Savannah Historic District
Savannah’s Historic District encompasses more than 20 city squares laid out in a distinctive grid pattern by General James E. Oglethorpe, founder of the British Colony of Georgia in 1733. Today, it’s the largest National Historic Landmark District in the United States, attracting millions of visitors on an annual basis. The area also remains easily walkable—it’s flat and full of benches so you can sit and rest under the oaks draped with Spanish moss.
Many visitors opt for a walking tour to fully appreciate the area: niche tours focus on its eclectic architecture, rich culinary traditions, and important contributions to black history. Or, make your own tour by strolling through the area and popping into cafes, restaurants, shops, and bars for a taste of Southern hospitality.
Recent reviews from experiences in Savannah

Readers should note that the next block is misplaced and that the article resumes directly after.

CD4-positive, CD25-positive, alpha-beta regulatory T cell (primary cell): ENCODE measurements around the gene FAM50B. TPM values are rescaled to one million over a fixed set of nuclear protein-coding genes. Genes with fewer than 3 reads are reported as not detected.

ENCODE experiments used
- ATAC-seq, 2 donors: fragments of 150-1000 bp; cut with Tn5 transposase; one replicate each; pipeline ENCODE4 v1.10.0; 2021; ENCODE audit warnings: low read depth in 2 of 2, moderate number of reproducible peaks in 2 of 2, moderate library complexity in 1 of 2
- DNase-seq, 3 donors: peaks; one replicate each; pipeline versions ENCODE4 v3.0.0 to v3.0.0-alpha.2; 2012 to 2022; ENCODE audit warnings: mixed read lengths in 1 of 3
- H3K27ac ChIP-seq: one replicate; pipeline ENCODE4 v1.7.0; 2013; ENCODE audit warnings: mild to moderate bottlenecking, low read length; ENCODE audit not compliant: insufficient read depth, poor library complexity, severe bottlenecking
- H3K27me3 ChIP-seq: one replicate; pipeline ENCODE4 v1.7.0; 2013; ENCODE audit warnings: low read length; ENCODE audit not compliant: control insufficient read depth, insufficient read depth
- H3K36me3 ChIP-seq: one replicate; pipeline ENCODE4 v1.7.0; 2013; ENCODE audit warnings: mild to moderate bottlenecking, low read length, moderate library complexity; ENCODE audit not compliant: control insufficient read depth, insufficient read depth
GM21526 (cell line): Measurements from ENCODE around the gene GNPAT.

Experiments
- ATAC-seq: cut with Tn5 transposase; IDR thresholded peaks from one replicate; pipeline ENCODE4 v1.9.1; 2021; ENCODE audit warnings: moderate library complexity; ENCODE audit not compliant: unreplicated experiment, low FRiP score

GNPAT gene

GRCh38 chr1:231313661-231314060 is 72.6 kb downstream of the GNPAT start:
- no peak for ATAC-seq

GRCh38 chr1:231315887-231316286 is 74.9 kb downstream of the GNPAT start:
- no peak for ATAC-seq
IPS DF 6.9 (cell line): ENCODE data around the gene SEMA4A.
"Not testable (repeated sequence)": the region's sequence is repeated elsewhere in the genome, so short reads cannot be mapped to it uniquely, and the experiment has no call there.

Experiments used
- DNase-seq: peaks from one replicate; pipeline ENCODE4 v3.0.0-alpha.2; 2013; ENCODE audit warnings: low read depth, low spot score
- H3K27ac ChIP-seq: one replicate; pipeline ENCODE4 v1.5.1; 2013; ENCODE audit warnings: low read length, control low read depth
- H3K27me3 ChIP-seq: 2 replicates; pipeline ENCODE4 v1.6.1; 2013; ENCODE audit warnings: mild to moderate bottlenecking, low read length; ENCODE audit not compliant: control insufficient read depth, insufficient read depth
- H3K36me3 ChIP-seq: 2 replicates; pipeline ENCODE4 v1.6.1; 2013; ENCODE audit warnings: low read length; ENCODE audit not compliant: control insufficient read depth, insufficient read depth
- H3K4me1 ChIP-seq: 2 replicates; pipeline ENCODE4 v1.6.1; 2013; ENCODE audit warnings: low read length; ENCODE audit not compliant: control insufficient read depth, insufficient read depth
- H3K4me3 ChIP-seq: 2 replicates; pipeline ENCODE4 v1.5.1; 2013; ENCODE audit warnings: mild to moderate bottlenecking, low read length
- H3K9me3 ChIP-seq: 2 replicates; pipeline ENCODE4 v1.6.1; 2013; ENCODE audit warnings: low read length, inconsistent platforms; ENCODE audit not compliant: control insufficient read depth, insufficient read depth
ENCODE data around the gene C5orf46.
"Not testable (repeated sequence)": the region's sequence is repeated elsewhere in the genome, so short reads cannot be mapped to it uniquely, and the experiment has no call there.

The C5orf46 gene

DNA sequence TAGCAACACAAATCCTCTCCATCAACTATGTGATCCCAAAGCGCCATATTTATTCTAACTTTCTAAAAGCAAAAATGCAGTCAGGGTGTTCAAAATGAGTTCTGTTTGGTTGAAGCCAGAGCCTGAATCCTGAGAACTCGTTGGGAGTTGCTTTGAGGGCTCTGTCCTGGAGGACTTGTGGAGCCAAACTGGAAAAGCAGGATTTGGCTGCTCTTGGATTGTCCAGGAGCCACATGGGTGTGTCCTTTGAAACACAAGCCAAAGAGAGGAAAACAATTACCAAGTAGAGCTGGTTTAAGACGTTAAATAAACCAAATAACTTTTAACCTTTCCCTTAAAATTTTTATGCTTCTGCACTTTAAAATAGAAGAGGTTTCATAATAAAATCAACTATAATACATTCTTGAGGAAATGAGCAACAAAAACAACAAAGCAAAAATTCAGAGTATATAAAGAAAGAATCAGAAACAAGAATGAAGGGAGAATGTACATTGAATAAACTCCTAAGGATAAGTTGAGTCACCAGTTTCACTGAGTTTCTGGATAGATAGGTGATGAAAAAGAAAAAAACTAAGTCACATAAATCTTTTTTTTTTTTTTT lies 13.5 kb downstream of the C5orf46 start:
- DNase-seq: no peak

Things to Know Before You Go
Dress for the weather with plenty of water and sun protection during the summer.
Bring some spending money to enjoy the area.
Easily cater your visit for your group—there’s something for everyone (including kids).
How to Get There
The boundaries of the Savannah Historic District are the Savannah River, E. Broad Street, Gwinnett Street, and Martin Luther King Jr. Boulevard. The Savannah Visitor Center is located in the restored Central of Georgia railroad station located at 301 Martin Luther King Jr. Blvd. and has plenty of information to get your exploration of the area started.
When to Get There
The Historic District is active all day, every day. The only real consideration with when to visit is the weather—summer is notoriously hot and humid, especially during the middle of the day. The city hosts special events every season, from Christmas on the River to one of the largest Saint Patrick’s Day celebrations in the country, so check the official calendar to time your visit for something out of the ordinary.
Top Historic District Attractions
It’s impossible to miss the Historic District while in Savannah. Some of the attractions you might come across include River Street, Forsyth Fountain, Oglethorpe Square, Cathedral of St. John the Baptist, and more.
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